Business models of Apple, Microsoft, Google and Amazon are increasingly convergent
Core competency” is a buzz phrase generally employed as a post-facto rationalisation for strategic decisions. The B-School mantra is that a focus on core competency generates more economic value (EV) while unrelated diversifications destroy EV. This theory is applied selectively in practice.
Somebody who wishes to invest in, say, Asian Paints (APL), will trot out the core competency argument. APL makes and sells paints and has done very well at it. However, somebody who wishes to invest in a conglomerate such as, say, Reliance Industries (RIL), will conveniently forget about core competency. RIL has its fingers in many pies of entirely different flavours and it’s done well despite all the unrelated diversifications.
It’s interesting to flexibly apply this matrix of core competency to the global IT industry. Let’s start with some history. In the 1970s, IBM (International Business Machines) dominated the IT industry. Big Blue’s core competency was in servicing corporate computing needs — Business Machines, after all. It made the BMs and it wrote the software.
So when IBM put together a line of personal computers (PCs) for hobbyists, it didn’t bother to write an operating system (OS) and stayed focused on its core competency of corporate computing. It licensed an OS from two college dropouts, Bill Gates and Paul Allen. They ran a company called Microsoft (MSFT) out of a garage owned by Gates’ parents.
IBM’s focus on core competency had an excellent outcome for Microsoft, which rode the exponential growth in the PC industry to mega-billion status. MSFT also had a clear focus on its own core competency, which served it well.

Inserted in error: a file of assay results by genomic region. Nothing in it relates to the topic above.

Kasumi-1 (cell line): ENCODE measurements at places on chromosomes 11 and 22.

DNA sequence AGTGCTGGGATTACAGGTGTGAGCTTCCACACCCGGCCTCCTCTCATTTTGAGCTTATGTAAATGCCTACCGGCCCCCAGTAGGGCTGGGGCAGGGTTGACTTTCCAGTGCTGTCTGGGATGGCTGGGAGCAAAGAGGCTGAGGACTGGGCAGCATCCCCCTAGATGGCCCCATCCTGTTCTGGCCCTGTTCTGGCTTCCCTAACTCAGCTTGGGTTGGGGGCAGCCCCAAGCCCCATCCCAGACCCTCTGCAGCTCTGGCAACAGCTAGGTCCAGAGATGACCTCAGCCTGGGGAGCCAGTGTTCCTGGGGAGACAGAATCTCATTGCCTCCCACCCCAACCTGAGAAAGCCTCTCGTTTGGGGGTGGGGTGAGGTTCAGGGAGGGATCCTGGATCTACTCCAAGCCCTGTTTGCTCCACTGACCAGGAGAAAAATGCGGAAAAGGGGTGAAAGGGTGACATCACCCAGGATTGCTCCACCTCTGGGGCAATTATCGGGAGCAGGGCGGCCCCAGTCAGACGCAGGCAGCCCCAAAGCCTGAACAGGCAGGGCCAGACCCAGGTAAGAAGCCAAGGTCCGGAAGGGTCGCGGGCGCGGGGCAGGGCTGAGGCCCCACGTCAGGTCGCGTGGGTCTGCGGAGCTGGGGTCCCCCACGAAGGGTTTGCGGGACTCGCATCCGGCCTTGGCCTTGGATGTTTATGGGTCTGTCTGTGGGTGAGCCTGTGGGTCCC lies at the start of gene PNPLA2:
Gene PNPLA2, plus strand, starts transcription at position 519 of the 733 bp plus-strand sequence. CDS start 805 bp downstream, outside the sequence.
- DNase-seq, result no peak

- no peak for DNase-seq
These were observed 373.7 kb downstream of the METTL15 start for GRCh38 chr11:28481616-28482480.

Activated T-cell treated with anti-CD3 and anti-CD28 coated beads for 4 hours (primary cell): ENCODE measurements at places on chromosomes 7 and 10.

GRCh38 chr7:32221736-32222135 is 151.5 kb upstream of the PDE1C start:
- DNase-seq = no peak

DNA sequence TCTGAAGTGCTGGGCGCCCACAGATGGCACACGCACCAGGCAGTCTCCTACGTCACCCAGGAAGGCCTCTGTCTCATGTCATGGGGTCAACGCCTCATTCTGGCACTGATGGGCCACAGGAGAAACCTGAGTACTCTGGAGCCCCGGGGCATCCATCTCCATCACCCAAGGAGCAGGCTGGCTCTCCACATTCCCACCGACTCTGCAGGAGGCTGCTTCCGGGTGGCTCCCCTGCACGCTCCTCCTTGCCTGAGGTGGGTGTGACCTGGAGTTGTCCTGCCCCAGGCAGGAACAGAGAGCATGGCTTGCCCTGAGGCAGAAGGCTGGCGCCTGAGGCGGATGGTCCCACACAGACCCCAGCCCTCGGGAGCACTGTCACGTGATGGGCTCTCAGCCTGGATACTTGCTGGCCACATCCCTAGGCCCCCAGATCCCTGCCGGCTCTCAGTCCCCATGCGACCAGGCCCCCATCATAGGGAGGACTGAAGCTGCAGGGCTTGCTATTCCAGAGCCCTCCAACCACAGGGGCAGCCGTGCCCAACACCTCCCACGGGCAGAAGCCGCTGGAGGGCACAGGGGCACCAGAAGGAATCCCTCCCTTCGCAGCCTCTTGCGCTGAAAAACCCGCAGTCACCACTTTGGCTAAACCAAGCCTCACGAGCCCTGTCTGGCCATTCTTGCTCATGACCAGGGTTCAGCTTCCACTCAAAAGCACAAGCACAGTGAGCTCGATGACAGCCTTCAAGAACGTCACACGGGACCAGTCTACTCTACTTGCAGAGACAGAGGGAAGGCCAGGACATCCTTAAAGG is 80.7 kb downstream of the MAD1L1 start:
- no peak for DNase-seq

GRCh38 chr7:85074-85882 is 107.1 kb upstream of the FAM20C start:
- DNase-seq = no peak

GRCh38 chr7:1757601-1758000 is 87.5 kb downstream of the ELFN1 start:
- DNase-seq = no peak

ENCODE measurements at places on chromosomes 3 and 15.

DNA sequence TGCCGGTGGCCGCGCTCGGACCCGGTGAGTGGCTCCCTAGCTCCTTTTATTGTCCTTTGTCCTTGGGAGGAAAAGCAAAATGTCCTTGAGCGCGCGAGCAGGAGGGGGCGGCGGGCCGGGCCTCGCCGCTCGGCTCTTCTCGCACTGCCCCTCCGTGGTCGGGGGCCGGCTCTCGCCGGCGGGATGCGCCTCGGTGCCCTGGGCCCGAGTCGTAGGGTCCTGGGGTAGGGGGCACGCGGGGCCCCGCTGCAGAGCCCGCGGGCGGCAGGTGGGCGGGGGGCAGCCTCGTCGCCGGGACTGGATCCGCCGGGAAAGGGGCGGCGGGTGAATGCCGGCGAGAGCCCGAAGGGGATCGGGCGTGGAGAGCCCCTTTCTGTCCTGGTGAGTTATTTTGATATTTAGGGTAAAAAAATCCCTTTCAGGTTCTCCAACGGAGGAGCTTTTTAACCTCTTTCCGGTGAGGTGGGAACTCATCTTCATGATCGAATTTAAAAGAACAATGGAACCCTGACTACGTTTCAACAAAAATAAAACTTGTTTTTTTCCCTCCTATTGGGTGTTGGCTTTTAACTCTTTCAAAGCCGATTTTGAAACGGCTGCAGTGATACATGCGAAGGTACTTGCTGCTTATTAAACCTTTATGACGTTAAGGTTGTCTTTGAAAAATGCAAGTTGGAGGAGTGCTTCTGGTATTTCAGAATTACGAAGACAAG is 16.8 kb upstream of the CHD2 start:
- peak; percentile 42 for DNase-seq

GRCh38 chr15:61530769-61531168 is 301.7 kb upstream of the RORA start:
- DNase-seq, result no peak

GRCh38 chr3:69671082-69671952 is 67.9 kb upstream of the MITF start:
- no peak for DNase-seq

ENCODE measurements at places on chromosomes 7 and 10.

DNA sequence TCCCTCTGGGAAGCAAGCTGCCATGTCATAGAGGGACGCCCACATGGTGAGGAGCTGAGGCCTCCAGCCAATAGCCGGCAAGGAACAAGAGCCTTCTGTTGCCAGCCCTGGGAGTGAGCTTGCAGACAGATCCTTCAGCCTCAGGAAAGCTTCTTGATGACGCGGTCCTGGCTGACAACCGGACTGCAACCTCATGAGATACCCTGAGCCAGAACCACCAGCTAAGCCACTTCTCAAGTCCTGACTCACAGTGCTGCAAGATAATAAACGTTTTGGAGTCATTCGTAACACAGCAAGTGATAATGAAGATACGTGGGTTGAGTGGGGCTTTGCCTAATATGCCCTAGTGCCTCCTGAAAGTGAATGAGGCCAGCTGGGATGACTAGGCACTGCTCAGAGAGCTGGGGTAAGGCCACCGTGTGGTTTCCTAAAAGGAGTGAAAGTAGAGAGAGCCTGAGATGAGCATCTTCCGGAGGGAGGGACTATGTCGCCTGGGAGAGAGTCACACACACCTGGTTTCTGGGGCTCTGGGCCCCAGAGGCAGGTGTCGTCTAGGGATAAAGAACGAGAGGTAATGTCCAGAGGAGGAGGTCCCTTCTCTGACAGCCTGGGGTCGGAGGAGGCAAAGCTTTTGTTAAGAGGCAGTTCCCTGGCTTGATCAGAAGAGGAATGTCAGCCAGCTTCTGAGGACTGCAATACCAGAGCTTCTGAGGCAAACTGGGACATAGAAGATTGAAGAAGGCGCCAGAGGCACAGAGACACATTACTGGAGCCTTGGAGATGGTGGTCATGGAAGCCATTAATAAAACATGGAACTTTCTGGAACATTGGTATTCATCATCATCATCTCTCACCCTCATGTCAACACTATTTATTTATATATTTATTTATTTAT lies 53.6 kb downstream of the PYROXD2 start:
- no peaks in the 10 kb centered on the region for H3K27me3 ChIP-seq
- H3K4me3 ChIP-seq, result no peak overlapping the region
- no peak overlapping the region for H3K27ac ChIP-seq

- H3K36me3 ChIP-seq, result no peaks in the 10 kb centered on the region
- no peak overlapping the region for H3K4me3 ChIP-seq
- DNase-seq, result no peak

MSFT did not do hardware. It wrote software — operating systems, office suites and, post-internet, browsers as well. It licensed that software to all and sundry. MSFT offered software development kits (SDKs) and application programming interfaces (APIs), which made it easy for independent programmers to write applications. MSFT products became industry standard because they were convenient and cheap, even if they were buggy.
Meanwhile, another personal computing business decided to offer integrated hardware-software products to ensure end-to-end quality control. Apple was run by another bunch of college dropouts. One of them, Steve Jobs, was a manic-depressive with a stream of unusual ideas. The other, Steve Wozniak, was a genius at design; brilliant at marrying hardware and code. By retaining tight control of every component in their products, Apple offered lovely devices. But Macs were expensive; independent programmers steered clear of writing apps given an anally-retentive attitude to SDKs.
When Apple ran into trouble, Woz retired. Jobs was sacked. Jobs returned. Apple switched focus and became a digital entertainment company instead. It still sold marvellous devices with the same insistence on putting everything together. But it also started distributing music, movies, e-books, and so on. It rented out cloud computing space to customers. It created APIs to allow independent programmers to write apps. It even started selling its OS separately.
Meanwhile, several other IT businesses had taken off, along with the Internet. Google’s core competency lay in its dominance of the search space. Amazon was the biggest e-retailer in the world selling books, music, dildos, tarot cards and whatnot.
MSFT, Apple, Amazon, Google: Each started with a clear focus on core competency. Segue to today. MSFT makes the X-box. It’s just launched Surface — a range of tablets that could go head-to-head with the iPhone.
Google created the Android OS. It has its Nexus range of phones and tablets. It has bought Motorola Mobility to create the required in-house hardware competencies. It also offers cloud computing services. Amazon sells its Kindle range of devices. Amazon also offers cloud computing services. So does MSFT.
The business models of these four are increasingly convergent. Everybody is trying to eat the others’ lunches. I’ve read, or rather skimmed, reams of turgidly learned analysis about the implications. Nobody is talking core competency any more in the IT space.
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